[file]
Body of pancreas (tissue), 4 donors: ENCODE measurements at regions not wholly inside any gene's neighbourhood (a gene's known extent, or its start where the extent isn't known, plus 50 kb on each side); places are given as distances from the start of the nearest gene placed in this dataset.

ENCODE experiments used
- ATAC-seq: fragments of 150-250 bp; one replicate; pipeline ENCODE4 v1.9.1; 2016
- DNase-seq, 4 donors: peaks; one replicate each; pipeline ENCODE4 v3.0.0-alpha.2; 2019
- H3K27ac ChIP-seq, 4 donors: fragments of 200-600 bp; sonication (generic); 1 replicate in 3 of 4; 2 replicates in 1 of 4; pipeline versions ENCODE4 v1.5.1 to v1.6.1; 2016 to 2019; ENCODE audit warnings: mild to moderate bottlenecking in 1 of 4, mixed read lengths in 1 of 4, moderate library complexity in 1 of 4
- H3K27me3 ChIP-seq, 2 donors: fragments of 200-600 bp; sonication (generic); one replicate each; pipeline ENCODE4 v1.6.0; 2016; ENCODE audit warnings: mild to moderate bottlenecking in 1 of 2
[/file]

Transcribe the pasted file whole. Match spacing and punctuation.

Body of pancreas (tissue), 4 donors: ENCODE measurements at regions not wholly inside any gene's neighbourhood (a gene's known extent, or its start where the extent isn't known, plus 50 kb on each side); places are given as distances from the start of the nearest gene placed in this dataset.

ENCODE experiments used
- ATAC-seq: fragments of 150-250 bp; one replicate; pipeline ENCODE4 v1.9.1; 2016
- DNase-seq, 4 donors: peaks; one replicate each; pipeline ENCODE4 v3.0.0-alpha.2; 2019
- H3K27ac ChIP-seq, 4 donors: fragments of 200-600 bp; sonication (generic); 1 replicate in 3 of 4; 2 replicates in 1 of 4; pipeline versions ENCODE4 v1.5.1 to v1.6.1; 2016 to 2019; ENCODE audit warnings: mild to moderate bottlenecking in 1 of 4, mixed read lengths in 1 of 4, moderate library complexity in 1 of 4
- H3K27me3 ChIP-seq, 2 donors: fragments of 200-600 bp; sonication (generic); one replicate each; pipeline ENCODE4 v1.6.0; 2016; ENCODE audit warnings: mild to moderate bottlenecking in 1 of 2